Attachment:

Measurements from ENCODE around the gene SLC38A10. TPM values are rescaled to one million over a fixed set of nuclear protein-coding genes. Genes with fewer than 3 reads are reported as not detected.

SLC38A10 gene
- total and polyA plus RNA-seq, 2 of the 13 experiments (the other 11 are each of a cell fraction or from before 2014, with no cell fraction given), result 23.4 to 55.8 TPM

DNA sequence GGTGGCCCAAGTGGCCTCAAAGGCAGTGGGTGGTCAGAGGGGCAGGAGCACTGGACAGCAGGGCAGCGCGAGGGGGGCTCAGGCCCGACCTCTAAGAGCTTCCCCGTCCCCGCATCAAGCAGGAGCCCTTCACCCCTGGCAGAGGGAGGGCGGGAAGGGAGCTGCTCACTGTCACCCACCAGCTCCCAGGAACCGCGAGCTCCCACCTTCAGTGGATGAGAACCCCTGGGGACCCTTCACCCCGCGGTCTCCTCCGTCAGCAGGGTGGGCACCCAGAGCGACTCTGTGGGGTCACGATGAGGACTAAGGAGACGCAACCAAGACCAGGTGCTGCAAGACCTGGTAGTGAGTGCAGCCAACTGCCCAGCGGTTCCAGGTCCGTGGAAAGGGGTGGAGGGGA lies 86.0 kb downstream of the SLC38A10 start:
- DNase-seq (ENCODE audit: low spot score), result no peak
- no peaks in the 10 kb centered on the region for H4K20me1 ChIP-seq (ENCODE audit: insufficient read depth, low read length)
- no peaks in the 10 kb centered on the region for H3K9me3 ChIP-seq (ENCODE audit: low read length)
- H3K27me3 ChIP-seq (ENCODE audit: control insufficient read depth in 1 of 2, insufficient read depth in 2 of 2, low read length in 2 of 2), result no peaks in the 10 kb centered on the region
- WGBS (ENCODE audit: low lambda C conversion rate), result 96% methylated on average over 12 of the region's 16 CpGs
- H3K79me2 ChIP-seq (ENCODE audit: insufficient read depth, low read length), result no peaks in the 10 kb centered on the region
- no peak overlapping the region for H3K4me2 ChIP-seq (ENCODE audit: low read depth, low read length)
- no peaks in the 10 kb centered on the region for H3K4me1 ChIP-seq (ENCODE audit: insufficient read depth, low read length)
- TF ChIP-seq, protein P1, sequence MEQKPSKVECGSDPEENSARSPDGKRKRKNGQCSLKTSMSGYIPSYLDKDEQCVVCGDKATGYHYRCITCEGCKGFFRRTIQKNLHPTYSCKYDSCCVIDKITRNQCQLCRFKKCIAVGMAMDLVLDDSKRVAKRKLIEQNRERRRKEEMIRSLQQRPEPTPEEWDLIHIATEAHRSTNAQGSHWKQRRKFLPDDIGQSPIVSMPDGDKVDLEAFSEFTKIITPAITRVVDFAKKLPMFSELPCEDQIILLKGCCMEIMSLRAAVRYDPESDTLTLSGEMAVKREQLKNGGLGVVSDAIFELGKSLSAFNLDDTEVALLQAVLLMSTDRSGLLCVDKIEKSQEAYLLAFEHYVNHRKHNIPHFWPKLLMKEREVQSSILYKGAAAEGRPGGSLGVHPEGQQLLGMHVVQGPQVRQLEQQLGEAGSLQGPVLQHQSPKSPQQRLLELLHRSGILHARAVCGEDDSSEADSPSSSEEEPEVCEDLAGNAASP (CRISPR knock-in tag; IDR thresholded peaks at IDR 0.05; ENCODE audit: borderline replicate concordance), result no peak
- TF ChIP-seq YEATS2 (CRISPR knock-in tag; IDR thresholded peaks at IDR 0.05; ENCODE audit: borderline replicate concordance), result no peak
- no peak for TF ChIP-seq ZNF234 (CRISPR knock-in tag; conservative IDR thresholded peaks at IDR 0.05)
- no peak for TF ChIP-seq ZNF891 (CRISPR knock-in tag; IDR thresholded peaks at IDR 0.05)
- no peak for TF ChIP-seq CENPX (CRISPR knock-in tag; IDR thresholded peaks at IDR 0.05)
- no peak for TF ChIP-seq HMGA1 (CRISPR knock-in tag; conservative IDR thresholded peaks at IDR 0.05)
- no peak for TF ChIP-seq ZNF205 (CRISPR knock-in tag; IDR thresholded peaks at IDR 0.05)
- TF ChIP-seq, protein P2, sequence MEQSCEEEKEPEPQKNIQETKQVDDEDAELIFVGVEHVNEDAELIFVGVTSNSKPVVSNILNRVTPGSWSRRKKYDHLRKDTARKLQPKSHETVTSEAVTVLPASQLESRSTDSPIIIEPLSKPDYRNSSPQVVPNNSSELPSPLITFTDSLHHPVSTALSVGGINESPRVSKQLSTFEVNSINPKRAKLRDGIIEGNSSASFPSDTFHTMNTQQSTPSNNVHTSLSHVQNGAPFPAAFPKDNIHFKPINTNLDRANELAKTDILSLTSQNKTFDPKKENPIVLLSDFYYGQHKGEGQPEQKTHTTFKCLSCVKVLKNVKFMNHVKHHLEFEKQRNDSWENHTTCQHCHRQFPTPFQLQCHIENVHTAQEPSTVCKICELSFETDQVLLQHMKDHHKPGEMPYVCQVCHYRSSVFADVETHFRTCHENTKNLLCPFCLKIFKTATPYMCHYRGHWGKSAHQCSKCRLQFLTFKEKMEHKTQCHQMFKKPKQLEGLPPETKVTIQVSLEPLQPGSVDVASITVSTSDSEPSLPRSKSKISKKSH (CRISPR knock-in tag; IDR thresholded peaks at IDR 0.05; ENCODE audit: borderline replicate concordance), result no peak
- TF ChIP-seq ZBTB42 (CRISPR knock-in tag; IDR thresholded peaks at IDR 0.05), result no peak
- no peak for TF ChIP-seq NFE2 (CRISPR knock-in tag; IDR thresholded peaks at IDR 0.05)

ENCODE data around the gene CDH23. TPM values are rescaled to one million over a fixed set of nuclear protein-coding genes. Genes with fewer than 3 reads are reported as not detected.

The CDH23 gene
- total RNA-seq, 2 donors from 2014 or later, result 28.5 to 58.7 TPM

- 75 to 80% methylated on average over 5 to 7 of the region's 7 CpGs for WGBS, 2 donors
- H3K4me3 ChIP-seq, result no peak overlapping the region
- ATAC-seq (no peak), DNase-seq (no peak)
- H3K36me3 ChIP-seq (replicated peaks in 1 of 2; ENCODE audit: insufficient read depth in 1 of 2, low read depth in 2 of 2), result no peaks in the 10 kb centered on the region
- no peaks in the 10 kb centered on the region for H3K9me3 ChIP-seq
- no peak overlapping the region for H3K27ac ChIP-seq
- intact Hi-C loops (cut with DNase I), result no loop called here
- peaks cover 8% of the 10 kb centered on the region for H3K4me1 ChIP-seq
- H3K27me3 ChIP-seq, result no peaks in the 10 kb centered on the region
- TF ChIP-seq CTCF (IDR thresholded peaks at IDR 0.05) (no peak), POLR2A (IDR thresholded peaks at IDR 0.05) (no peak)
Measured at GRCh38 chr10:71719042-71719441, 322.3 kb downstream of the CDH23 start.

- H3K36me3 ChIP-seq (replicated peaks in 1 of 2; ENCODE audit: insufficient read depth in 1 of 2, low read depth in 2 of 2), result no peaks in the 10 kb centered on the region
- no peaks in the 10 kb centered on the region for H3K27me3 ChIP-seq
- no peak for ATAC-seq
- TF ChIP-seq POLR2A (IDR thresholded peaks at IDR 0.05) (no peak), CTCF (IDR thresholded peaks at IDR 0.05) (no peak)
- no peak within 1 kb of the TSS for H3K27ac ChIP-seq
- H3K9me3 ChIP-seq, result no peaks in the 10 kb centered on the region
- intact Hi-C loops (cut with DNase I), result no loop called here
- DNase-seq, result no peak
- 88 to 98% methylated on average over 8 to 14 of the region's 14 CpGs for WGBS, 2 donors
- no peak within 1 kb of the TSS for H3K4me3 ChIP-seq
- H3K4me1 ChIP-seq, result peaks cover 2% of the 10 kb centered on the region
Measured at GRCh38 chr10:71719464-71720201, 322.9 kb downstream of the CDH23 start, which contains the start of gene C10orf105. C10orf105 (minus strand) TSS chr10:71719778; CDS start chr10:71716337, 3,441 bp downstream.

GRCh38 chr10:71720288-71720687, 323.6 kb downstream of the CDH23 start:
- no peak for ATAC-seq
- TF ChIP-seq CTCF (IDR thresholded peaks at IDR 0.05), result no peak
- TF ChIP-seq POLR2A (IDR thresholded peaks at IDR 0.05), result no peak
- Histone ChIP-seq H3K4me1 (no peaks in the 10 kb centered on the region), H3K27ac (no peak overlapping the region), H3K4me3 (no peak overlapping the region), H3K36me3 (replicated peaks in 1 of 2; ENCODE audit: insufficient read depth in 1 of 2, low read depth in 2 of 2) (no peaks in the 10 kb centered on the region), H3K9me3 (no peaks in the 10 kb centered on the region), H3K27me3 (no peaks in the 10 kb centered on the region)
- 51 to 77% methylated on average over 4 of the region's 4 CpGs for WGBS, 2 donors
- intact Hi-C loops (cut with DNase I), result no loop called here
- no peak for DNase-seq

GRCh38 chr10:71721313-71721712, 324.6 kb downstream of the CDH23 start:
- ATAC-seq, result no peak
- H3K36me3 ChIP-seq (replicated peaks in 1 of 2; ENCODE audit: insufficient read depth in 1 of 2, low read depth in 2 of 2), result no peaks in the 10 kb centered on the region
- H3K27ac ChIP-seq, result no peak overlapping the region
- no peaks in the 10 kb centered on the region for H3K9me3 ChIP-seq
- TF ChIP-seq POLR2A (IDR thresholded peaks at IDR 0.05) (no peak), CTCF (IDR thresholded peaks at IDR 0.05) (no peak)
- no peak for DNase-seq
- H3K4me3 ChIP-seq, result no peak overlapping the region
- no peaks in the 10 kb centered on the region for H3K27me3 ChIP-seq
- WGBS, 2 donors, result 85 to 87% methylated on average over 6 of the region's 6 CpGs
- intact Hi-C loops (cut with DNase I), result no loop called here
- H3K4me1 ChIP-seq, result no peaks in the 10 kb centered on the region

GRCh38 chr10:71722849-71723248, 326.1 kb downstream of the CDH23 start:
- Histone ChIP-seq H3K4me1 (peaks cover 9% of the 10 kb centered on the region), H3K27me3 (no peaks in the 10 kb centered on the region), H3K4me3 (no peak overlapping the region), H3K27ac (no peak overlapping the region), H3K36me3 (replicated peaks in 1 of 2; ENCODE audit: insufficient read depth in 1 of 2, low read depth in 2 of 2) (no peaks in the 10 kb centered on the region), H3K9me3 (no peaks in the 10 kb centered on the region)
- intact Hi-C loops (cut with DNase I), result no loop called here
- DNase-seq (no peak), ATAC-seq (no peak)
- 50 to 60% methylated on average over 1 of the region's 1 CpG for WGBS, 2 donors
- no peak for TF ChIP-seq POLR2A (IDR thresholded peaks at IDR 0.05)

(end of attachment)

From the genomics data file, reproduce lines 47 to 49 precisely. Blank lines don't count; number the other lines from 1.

- H3K4me1 ChIP-seq, result peaks cover 2% of the 10 kb centered on the region
Measured at GRCh38 chr10:71719464-71720201, 322.9 kb downstream of the CDH23 start, which contains the start of gene C10orf105. C10orf105 (minus strand) TSS chr10:71719778; CDS start chr10:71716337, 3,441 bp downstream.

GRCh38 chr10:71720288-71720687, 323.6 kb downstream of the CDH23 start: